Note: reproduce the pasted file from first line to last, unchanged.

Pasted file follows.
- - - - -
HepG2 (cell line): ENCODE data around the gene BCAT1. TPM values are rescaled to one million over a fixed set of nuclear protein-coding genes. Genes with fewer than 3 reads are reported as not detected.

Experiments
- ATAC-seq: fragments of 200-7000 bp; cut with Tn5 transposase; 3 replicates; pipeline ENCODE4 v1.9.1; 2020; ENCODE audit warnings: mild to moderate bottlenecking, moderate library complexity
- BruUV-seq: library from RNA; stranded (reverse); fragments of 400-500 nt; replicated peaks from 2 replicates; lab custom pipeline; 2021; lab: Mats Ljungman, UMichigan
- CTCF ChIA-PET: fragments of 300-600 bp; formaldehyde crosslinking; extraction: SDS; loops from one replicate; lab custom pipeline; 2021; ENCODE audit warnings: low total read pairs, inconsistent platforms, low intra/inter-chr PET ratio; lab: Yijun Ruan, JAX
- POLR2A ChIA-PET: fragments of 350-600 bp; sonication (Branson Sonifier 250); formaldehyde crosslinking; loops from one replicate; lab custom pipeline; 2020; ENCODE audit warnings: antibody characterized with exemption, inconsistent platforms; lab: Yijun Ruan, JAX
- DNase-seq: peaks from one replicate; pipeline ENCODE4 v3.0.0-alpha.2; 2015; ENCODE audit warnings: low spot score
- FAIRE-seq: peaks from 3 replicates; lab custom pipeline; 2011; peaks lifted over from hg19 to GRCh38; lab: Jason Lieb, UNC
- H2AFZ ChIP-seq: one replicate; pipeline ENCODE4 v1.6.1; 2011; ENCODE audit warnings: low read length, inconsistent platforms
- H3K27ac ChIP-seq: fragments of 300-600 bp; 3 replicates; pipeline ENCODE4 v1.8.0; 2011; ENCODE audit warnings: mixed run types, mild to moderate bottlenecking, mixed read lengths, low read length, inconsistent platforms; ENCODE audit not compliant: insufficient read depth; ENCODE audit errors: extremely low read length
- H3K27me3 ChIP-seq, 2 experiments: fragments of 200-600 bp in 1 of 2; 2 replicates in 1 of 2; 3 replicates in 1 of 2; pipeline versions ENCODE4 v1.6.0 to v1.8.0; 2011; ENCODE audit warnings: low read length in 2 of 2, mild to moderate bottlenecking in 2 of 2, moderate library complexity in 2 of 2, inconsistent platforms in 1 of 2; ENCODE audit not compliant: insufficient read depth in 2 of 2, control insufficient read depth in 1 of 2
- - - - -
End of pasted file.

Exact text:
HepG2 (cell line): ENCODE data around the gene BCAT1. TPM values are rescaled to one million over a fixed set of nuclear protein-coding genes. Genes with fewer than 3 reads are reported as not detected.

Experiments
- ATAC-seq: fragments of 200-7000 bp; cut with Tn5 transposase; 3 replicates; pipeline ENCODE4 v1.9.1; 2020; ENCODE audit warnings: mild to moderate bottlenecking, moderate library complexity
- BruUV-seq: library from RNA; stranded (reverse); fragments of 400-500 nt; replicated peaks from 2 replicates; lab custom pipeline; 2021; lab: Mats Ljungman, UMichigan
- CTCF ChIA-PET: fragments of 300-600 bp; formaldehyde crosslinking; extraction: SDS; loops from one replicate; lab custom pipeline; 2021; ENCODE audit warnings: low total read pairs, inconsistent platforms, low intra/inter-chr PET ratio; lab: Yijun Ruan, JAX
- POLR2A ChIA-PET: fragments of 350-600 bp; sonication (Branson Sonifier 250); formaldehyde crosslinking; loops from one replicate; lab custom pipeline; 2020; ENCODE audit warnings: antibody characterized with exemption, inconsistent platforms; lab: Yijun Ruan, JAX
- DNase-seq: peaks from one replicate; pipeline ENCODE4 v3.0.0-alpha.2; 2015; ENCODE audit warnings: low spot score
- FAIRE-seq: peaks from 3 replicates; lab custom pipeline; 2011; peaks lifted over from hg19 to GRCh38; lab: Jason Lieb, UNC
- H2AFZ ChIP-seq: one replicate; pipeline ENCODE4 v1.6.1; 2011; ENCODE audit warnings: low read length, inconsistent platforms
- H3K27ac ChIP-seq: fragments of 300-600 bp; 3 replicates; pipeline ENCODE4 v1.8.0; 2011; ENCODE audit warnings: mixed run types, mild to moderate bottlenecking, mixed read lengths, low read length, inconsistent platforms; ENCODE audit not compliant: insufficient read depth; ENCODE audit errors: extremely low read length
- H3K27me3 ChIP-seq, 2 experiments: fragments of 200-600 bp in 1 of 2; 2 replicates in 1 of 2; 3 replicates in 1 of 2; pipeline versions ENCODE4 v1.6.0 to v1.8.0; 2011; ENCODE audit warnings: low read length in 2 of 2, mild to moderate bottlenecking in 2 of 2, moderate library complexity in 2 of 2, inconsistent platforms in 1 of 2; ENCODE audit not compliant: insufficient read depth in 2 of 2, control insufficient read depth in 1 of 2